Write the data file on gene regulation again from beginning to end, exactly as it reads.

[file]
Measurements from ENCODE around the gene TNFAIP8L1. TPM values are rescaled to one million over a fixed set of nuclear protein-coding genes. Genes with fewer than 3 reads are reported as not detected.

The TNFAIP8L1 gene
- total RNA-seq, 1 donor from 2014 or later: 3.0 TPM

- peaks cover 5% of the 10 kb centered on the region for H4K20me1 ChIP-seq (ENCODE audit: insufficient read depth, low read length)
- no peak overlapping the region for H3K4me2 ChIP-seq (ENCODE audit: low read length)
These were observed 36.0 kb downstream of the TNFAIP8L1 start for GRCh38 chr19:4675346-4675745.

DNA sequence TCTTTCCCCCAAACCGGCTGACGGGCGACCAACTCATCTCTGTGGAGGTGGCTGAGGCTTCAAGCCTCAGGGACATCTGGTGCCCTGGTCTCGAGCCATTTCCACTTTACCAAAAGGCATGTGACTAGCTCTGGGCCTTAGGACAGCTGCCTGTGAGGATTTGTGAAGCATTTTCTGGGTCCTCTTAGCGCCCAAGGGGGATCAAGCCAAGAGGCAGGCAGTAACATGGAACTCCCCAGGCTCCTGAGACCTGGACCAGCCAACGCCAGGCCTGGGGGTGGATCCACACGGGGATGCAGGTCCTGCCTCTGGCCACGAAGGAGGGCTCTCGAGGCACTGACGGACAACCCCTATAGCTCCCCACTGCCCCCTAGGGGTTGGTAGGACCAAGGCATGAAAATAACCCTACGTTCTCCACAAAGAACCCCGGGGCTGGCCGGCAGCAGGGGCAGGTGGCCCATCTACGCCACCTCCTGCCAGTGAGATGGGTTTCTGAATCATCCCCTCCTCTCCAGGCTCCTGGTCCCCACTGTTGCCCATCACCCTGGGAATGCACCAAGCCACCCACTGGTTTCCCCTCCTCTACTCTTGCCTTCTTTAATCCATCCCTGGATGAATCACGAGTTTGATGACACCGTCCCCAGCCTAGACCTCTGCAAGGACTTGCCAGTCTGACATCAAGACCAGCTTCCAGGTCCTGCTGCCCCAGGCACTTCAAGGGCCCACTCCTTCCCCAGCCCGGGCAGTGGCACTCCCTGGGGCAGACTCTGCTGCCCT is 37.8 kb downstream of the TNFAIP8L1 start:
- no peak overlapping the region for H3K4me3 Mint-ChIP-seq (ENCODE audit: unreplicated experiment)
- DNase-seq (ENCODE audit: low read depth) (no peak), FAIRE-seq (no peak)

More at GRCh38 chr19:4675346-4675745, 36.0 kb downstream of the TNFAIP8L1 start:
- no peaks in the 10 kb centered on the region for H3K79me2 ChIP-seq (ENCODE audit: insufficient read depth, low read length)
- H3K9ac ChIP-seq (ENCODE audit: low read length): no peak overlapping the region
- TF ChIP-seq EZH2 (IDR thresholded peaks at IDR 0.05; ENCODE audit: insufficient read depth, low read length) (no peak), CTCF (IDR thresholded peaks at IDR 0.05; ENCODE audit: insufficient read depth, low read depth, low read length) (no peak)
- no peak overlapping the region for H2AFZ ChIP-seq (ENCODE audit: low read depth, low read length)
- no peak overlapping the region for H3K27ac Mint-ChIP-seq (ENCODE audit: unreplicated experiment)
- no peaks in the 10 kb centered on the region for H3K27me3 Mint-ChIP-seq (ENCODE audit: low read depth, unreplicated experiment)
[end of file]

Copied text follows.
Measurements from ENCODE around the gene TNFAIP8L1. TPM values are rescaled to one million over a fixed set of nuclear protein-coding genes. Genes with fewer than 3 reads are reported as not detected.

The TNFAIP8L1 gene
- total RNA-seq, 1 donor from 2014 or later: 3.0 TPM

- peaks cover 5% of the 10 kb centered on the region for H4K20me1 ChIP-seq (ENCODE audit: insufficient read depth, low read length)
- no peak overlapping the region for H3K4me2 ChIP-seq (ENCODE audit: low read length)
These were observed 36.0 kb downstream of the TNFAIP8L1 start for GRCh38 chr19:4675346-4675745.

DNA sequence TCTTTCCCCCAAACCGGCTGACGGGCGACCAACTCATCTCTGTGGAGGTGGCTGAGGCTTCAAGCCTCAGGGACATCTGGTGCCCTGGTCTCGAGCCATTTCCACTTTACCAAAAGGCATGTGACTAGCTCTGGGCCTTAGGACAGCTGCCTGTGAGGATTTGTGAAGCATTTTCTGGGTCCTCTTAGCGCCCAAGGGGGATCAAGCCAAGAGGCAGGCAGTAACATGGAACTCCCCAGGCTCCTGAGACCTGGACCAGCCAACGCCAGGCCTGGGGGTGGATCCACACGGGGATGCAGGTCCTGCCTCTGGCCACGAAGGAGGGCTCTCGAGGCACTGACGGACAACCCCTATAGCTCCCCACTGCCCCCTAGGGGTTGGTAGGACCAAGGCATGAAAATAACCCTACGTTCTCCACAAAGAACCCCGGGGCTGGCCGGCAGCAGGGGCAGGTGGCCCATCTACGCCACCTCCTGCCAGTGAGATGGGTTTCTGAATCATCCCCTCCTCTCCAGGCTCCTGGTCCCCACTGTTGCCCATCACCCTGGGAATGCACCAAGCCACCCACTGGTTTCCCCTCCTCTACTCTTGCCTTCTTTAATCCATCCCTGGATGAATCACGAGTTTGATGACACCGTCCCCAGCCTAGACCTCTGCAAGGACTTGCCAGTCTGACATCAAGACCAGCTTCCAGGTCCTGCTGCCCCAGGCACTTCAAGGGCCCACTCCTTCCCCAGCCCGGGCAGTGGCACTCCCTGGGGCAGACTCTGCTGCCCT is 37.8 kb downstream of the TNFAIP8L1 start:
- no peak overlapping the region for H3K4me3 Mint-ChIP-seq (ENCODE audit: unreplicated experiment)
- DNase-seq (ENCODE audit: low read depth) (no peak), FAIRE-seq (no peak)

More at GRCh38 chr19:4675346-4675745, 36.0 kb downstream of the TNFAIP8L1 start:
- no peaks in the 10 kb centered on the region for H3K79me2 ChIP-seq (ENCODE audit: insufficient read depth, low read length)
- H3K9ac ChIP-seq (ENCODE audit: low read length): no peak overlapping the region
- TF ChIP-seq EZH2 (IDR thresholded peaks at IDR 0.05; ENCODE audit: insufficient read depth, low read length) (no peak), CTCF (IDR thresholded peaks at IDR 0.05; ENCODE audit: insufficient read depth, low read depth, low read length) (no peak)
- no peak overlapping the region for H2AFZ ChIP-seq (ENCODE audit: low read depth, low read length)
- no peak overlapping the region for H3K27ac Mint-ChIP-seq (ENCODE audit: unreplicated experiment)
- no peaks in the 10 kb centered on the region for H3K27me3 Mint-ChIP-seq (ENCODE audit: low read depth, unreplicated experiment)